The High Cost of Farming: Why Rising Store Prices Don’t Translate to More Profit for Farmers

Food prices are up almost 10% from a year ago. A pound of butter last year cost $3.77. Today that same pound of butter is $4.87. When you can find a dozen eggs this year, they cost $4.87, and last year, around $2.00. We could go on and on with comparisons, but I don’t think anyone thinks food prices have declined over the previous year or will start to decline anytime soon. However, U.S. farmers and ranchers are facing tough challenges. The USDA’s most recent farm sector income forecast expects a decrease of almost 16% in net farm income in 2023.

With food prices increasing, why don’t farmers see big profits – It’s easy to think that high grocery store prices equal higher income for farmers. However, farming is a risky business where you take the price you are given. Controlling costs is one of the main variables you control. This is why technology for ag irrigation is gaining popularity. Reduced water use means less cost of water, energy, and labor. Control what you can, but many farmers can’t control costs like fuel, labor, fertilizer, seed, heating, etc. So they are getting hit with all the increases and not seeing the profits from higher food prices.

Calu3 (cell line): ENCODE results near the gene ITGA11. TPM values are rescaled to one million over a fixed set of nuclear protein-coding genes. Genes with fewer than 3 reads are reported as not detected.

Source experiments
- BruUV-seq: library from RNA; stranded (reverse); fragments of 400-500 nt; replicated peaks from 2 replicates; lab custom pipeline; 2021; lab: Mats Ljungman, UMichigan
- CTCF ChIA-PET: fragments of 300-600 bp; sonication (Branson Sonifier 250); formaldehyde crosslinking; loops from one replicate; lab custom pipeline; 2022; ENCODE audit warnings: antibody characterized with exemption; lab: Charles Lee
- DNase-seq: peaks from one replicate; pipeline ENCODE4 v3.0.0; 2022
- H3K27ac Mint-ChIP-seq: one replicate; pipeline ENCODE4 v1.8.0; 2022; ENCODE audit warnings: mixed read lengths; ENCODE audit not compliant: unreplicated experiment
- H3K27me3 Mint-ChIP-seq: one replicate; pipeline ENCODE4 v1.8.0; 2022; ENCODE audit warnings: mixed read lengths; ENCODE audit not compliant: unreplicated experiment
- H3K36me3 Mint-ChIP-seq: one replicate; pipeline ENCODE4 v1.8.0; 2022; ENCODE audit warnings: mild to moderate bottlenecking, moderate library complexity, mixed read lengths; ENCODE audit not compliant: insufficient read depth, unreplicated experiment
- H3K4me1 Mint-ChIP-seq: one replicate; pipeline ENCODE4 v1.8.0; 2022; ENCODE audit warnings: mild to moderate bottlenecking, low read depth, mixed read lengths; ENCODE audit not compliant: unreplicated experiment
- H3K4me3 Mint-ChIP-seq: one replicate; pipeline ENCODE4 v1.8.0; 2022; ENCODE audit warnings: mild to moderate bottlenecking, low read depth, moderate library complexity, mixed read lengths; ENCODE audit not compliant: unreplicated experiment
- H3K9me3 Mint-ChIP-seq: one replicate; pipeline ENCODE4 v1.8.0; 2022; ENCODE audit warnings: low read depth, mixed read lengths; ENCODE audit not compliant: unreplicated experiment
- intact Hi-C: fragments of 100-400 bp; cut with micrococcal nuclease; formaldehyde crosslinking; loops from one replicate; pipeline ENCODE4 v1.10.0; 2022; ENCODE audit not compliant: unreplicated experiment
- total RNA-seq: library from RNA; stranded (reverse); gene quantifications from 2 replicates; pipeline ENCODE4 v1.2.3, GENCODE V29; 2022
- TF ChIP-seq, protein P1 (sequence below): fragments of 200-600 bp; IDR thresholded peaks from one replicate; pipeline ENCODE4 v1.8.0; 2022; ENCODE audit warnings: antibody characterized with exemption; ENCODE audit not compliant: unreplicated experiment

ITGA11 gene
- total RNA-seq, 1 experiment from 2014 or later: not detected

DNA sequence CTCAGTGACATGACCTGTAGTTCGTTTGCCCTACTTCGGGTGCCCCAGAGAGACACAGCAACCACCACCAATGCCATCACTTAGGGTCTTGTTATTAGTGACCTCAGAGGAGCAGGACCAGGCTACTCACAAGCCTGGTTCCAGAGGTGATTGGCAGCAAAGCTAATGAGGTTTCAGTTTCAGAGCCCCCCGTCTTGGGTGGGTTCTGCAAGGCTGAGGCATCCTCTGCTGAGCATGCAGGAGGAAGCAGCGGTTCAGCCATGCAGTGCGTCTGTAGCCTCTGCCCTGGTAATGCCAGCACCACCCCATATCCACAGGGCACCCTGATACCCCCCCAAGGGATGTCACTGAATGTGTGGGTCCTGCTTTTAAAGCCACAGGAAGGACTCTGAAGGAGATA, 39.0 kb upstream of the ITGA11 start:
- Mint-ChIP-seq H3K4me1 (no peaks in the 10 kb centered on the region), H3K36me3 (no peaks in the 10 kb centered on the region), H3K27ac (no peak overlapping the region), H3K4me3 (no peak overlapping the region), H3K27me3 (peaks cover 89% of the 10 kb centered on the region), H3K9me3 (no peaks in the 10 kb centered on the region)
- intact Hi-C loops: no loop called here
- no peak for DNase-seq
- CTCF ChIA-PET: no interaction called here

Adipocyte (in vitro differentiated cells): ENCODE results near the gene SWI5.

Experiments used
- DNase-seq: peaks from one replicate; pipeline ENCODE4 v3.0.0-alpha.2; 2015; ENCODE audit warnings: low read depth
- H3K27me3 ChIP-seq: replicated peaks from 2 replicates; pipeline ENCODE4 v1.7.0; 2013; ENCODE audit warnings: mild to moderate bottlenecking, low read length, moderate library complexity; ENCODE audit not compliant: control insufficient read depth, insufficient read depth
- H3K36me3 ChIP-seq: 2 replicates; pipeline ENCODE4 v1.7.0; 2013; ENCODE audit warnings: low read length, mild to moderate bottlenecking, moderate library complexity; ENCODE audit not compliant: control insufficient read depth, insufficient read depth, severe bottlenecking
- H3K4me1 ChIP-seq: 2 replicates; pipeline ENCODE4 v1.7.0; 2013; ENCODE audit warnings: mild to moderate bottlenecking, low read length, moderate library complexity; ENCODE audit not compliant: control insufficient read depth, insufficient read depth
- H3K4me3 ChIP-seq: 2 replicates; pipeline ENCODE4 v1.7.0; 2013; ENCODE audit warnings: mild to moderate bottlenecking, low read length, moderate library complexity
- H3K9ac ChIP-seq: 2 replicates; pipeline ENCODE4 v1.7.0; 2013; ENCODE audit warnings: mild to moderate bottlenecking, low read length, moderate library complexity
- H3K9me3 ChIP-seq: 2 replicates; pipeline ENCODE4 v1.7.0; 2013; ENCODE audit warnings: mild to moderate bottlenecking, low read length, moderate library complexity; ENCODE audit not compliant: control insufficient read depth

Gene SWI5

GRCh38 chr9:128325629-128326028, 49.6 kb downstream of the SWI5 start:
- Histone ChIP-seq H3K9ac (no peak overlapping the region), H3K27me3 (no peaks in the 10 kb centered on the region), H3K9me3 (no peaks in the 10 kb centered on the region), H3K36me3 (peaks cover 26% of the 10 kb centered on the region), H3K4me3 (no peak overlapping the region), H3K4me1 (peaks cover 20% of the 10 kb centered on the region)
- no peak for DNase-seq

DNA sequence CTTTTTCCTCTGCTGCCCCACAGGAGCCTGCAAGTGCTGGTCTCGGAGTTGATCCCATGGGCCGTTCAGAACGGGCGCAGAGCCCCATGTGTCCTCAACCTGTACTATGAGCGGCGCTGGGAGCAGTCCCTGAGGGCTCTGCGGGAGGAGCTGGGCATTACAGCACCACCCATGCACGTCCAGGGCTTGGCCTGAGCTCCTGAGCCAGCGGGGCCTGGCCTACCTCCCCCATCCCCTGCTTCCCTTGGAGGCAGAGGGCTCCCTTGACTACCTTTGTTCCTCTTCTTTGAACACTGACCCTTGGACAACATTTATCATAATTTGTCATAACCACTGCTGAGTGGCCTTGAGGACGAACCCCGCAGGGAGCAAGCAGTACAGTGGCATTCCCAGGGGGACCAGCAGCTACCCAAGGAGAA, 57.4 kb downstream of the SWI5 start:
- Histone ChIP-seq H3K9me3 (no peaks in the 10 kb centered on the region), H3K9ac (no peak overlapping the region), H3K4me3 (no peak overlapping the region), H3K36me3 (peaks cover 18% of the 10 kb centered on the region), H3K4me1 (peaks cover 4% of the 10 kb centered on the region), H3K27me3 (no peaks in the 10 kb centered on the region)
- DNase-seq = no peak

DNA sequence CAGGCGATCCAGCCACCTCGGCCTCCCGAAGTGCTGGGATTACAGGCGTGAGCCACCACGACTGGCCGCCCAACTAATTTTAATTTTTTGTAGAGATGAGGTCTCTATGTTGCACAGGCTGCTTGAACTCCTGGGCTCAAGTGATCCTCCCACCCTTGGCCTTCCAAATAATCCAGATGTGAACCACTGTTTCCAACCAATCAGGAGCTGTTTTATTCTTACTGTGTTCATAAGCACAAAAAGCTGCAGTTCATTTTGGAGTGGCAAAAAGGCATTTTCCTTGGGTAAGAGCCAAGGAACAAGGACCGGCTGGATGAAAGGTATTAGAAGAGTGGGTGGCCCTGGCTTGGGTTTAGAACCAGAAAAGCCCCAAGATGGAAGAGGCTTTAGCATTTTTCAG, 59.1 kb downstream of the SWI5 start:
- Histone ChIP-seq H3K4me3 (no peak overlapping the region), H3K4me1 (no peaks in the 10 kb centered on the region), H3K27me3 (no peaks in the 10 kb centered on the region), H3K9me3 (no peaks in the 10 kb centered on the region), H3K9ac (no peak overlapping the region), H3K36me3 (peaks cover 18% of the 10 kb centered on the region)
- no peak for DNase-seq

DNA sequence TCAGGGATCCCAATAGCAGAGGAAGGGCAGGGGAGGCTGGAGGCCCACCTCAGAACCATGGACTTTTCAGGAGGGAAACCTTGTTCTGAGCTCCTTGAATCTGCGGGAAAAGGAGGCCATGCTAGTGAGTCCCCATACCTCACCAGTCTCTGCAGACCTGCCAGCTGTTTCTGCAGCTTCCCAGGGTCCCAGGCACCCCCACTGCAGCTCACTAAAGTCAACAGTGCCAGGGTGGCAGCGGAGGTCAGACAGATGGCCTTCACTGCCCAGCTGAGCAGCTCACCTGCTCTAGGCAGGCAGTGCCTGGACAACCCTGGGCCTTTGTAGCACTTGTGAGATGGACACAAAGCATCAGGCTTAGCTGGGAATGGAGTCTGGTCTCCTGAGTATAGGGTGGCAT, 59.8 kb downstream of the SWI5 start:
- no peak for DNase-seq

Who is making money – Food companies, particularly packaged food manufacturers,  are doing well. For example, General Mills experienced a 97% profit increase during Q4 of last year. Other food companies are doing even better. Food companies are passing pricing increases to consumers, and consumers are paying up. Today there is a good story about the pandemic, supply chain issues, and war causing the price increases. Consumers believe the story and are willing to pay.

Why do we care if farmers are profitable – We should care if farmers and ranchers make a profit because they produce the food we rely on daily. If they struggle to make ends meet, the country can suffer because of the impact on our food supply. Every day we enjoy

A plentiful supply of endless choices at the grocery store. Being a foodie is a thing. Many Americans view food from a quality standpoint, not just a meal for energy. We are very fortunate to have so much food.

In addition, farms and ranches, especially in rural areas, are the primary source of employment and economic activity. As a result, issues on farms make an impact on entire communities. When farmers and ranchers profit, our food supply, economy, and health all benefit.

April is “Thank a Farmer Month” in many countries worldwide. It’s a chance to recognize the contributions of farmers and ranchers and support the sustainability of agriculture for future generations.


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